If you asked seventh-grader Julia Scott Carey to tell you one of her favorite stories, she would tell you with music. Instead of talking or reading words to you, shed use the sounds of fluttering flutes,
soaring violins, or crashing symbols. Julia is a composer.
Do you know a story called "The Snow Queen," by Hans Christian Andersen? He wrote such other tales as "The Ugly Duckling" and "The Steadfast Tin Soldier." Julia has transformed his story about the children Kay and Gerda and their battle with the wicked Snow Queen into an orchestral fantasy. She uses instruments like the oboe, the harp, and giant booming kettledrums to depict what happens in the story.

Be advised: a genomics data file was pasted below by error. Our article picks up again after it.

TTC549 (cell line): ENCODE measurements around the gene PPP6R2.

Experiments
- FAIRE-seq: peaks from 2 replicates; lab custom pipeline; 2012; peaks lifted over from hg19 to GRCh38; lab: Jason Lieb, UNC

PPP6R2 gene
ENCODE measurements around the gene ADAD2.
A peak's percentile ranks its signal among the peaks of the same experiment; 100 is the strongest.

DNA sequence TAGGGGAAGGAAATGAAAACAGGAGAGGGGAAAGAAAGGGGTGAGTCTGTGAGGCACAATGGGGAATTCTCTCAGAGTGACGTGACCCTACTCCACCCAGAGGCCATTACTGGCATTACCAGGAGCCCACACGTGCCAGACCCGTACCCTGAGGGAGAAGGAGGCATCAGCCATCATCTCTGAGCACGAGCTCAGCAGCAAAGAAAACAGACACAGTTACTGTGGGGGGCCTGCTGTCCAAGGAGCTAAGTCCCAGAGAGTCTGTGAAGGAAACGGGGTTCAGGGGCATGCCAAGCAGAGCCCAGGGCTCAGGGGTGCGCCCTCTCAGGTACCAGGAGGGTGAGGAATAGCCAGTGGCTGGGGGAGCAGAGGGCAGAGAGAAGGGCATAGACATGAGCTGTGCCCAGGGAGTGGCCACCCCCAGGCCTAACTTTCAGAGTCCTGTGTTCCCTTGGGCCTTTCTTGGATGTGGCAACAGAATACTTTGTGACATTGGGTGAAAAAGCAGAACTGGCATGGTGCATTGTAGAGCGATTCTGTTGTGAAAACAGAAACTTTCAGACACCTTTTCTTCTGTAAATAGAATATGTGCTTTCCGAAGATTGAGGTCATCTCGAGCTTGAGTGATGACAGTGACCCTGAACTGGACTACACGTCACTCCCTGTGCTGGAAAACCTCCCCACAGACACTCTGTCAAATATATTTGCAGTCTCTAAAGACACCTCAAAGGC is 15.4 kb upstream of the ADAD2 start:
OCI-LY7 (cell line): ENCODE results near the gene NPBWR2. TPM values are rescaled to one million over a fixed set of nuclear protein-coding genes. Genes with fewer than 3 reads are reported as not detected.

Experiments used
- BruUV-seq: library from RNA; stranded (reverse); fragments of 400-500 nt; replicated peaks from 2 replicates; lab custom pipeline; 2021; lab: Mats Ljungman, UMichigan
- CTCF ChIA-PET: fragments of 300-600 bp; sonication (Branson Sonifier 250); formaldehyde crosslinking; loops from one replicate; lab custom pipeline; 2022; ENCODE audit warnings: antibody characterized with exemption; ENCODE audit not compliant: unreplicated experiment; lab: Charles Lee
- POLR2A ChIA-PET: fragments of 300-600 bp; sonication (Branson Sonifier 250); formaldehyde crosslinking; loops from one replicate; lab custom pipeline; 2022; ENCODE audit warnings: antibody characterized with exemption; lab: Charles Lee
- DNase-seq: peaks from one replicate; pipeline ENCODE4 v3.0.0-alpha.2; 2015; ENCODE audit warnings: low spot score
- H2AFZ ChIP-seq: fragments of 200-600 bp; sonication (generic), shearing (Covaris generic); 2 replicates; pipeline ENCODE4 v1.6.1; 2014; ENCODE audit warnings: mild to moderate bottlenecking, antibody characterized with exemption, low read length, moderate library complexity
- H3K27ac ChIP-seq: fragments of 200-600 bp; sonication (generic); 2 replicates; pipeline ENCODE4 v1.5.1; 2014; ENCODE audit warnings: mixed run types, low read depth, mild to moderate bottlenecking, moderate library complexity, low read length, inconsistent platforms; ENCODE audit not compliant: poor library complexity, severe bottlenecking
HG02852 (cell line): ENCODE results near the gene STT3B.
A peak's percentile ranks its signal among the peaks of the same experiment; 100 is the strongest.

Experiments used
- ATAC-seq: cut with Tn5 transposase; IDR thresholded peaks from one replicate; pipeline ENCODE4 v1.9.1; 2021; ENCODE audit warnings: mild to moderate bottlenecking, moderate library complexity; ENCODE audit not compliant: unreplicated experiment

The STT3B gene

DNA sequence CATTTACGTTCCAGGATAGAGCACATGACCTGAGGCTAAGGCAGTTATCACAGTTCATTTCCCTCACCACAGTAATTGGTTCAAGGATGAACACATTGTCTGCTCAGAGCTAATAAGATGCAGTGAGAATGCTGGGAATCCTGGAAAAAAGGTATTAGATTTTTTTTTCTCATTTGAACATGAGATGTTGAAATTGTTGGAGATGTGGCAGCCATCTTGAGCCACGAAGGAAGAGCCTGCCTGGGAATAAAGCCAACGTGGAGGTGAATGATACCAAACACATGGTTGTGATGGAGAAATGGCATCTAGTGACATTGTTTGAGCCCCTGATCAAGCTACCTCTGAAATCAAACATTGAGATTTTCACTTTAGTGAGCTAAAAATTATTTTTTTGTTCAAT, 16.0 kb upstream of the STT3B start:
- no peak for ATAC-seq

What she came up with was so interesting and admirable that her composition was performed recently by the Boston Pops Orchestra and the Indianapolis Symphony Orchestra. Everyone was surprised when they found out the composer is only 12!
Julia lives outside Boston with her mom, dad, and younger sister. They have lots of musical instruments in their house, such as a grand piano, cello, trumpet, clarinet, French horn - even a harpsichord, an early keyboard instrument. Julia mostly plays the piano, but she has to be familiar with many other instruments and how they are played in order to write music for them.
It wasn't so long ago that Julia was making up little operas (musical stories) for her stuffed animals, pretending they could sing and act. "I called them 'my neighbors,' " she recalls with a smile. Even as a baby, she wouldn't go to sleep at night unless the classical radio station was playing.